Experimental Design of the Interaction Effect of Independent Variables on Pineapple (Ananas comosus) Fruit Bromelain Activity

BIOMED Natural and Applied Science, 4(1):22-28


Background: Certain factors are known to influence the rate of enzyme activity. It is paramount to study such independent factors to obtain the ideal conditions required to maximize enzyme activity. The time-consuming traditional one-factor-at-a-time (OFAT) approach of evaluating the effect of independent variables on enzyme activity does not consider the interaction effects of the independent variables on dependent responses. Methods: The impact of four independent variables on fruit bromelain activity was evaluated using the complete factorial design of the experiment approach. Results: The highest actual fruit bromelain activity (76.83 U/ml) and predicted activity (74.81 U/ml) were recorded at an optimum pH of 7.5, temperature of 50oC, and incubation period of 10 minutes using azocasein substrate. All tested variables except temperature; the interaction between substrate type and incubation time significantly affected fruit bromelain activity (p < 0.05). Conclusion: The design model analysed the main and interaction effect of the variables on bromelain activity. Therefore, complete factorial design is a better approach than OFAT to determine the effect of independent variables on fruit bromelain activity.

Corresponding Author(s)

Email: @khadeejahnasirnaeem@gmail.com


Nasir-Naeem, K.O., Shittu O.K., Kabiru, A.Y., Asojo, O.A., Akande, S.A., (2024). Experimental Design of the Interaction Effect of Independent Variables on Pineapple (Ananas comosus) Fruit Bromelain Activity. BIOMED Natural and Applied Science, 2024, 4(1):22-28, https://doi.org/10.53858/bnas04012228

1.0 Introduction.         

Bromelain is a sulfhydryl protease extracted from the pineapple plant (Ananas comosus). Proteases catalyse the hydrolysis of peptide bonds within the polypeptide chains. Proteases are ubiquitous and broadly distributed in plants, animals and microorganisms, but plant proteases account for 43.85% of the total distribution [1]. The most abundant plant proteases with industrial and medical values are the cysteine proteases such as papain from pawpaw (Carica papaya), ficin from the latex of fig (Ficus spp.) and bromelain from the Ananas comosus [2].

Pineapple (Ananas comosus) belongs to the Bromeliaceae family. It is a popular edible fruit grown in tropical and subtropical countries, including Costa Rica, Brazil, the Philippines, India, Thailand, Nigeria, China mainland, Indonesia, Mexico, and Colombia [3]. The pineapple fruit is a global diet because of its distinctive sweet taste. It contains nutrients like fibre, vitamins, manganese, and copper. Only about one-third of the pineapple plant was considered valuable; the remaining two-thirds, comprising leaves, crown, stem, and peel, are treated as agricultural waste [4]. Numerous phytochemical studies have shown that pineapple wastes contain alkaloids, flavonoids, saponins, tannins, and bromelain, as present in the fruit extract [5].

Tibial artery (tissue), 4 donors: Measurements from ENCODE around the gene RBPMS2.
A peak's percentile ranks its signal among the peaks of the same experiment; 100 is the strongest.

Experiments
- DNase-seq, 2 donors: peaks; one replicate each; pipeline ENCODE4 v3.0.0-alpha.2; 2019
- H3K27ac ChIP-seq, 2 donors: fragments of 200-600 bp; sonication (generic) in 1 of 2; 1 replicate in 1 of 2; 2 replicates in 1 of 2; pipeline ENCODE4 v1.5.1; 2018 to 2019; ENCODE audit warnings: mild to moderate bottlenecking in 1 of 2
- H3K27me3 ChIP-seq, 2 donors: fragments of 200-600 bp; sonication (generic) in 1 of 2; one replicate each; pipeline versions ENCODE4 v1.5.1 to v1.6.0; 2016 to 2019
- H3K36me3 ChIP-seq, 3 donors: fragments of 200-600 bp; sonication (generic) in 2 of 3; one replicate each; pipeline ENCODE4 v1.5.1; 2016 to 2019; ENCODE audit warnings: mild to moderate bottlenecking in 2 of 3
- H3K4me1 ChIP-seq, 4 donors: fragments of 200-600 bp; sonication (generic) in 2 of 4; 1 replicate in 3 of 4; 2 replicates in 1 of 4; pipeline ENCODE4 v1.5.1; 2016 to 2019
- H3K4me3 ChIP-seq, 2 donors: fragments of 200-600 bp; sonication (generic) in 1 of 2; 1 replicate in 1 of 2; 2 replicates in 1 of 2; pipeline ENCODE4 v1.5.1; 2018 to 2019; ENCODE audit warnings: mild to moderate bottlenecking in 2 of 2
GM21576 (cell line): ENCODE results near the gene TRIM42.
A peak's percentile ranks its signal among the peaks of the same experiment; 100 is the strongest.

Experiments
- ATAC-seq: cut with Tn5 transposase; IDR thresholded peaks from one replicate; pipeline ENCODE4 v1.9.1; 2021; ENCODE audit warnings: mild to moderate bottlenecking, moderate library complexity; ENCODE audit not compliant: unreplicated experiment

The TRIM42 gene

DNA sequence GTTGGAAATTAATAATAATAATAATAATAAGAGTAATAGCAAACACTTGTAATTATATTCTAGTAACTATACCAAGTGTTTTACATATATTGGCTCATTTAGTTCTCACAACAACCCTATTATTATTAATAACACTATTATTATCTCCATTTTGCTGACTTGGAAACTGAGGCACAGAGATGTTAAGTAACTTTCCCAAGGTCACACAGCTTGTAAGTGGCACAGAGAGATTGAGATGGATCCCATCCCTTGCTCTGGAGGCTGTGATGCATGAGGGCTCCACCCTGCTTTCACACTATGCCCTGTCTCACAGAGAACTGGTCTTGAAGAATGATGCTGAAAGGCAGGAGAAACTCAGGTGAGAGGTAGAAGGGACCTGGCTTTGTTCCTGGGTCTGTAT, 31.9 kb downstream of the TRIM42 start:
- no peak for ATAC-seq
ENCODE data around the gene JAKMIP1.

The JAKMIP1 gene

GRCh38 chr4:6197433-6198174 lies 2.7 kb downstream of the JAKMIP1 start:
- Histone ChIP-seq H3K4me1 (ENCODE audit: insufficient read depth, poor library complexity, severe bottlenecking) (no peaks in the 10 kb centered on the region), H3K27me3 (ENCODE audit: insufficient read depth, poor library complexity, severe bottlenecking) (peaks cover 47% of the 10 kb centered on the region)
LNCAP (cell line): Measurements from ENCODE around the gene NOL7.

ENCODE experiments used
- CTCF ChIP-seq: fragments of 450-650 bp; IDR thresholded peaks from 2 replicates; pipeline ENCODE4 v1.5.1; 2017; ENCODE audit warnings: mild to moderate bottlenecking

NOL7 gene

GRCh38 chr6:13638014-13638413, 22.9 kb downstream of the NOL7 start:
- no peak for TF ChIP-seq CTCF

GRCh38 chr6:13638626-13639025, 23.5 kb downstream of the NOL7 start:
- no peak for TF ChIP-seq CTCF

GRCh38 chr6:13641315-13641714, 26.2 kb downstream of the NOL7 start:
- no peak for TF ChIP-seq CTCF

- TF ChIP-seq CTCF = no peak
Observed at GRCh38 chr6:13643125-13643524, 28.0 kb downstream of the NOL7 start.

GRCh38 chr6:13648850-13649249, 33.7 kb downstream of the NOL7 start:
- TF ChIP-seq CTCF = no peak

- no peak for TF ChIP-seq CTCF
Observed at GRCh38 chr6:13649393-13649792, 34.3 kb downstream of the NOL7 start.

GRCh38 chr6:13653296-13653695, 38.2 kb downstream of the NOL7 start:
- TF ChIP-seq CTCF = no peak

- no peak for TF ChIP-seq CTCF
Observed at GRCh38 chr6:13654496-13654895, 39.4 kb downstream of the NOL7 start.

Bromelain has been the most attractive extract of the pineapple plant since its discovery. It is grouped into four: the stem (EC, fruit bromelain (EC, ananain (EC and comosain bromelain, but the most prominent are the stem and fruit bromelain [6]. Fruit bromelain differs from stem bromelain because it has higher proteolytic activity and a broader specificity for substrates than bromelain [7,8].

In plant physiology, bromelain plays a specific defensive role in protecting the pineapple plant throughout the developmental, maturation and ripening stages [9]. Bromelain is widely used as a meat tenderiser, solubilising and clarifying agent in the food and cosmetics industries because of its efficacy and lack of toxic side effects [10,11]. Its pharmaceutical and clinical usage includes reversible inhibition of platelet aggregation, modulation of cytokines and immunity, skin debridement, enhanced antibiotic absorption, wound healing, and fibrinolytic activity [10-11].

Like any other enzyme, the activity of bromelain is affected by substrate concentration, pH and temperature. Studies have reported the effect of some of these parameters on the activity of fruit bromelain using the traditional one-factor-at-a-time (OFAT) approach [12-16]. The OFAT approach involves fixing all parameters while varying the variable under consideration. It is a straightforward approach. However, it is time-consuming and does not consider the interaction effect of variables. It is expensive to conduct with many experimental factors. Thus, this study aimed to evaluate the main and interaction effects of four independent variables on the activity of fruit bromelain using the statistical design of experiments method (DOE).

2.0 Materials and Methods

2.1 Materials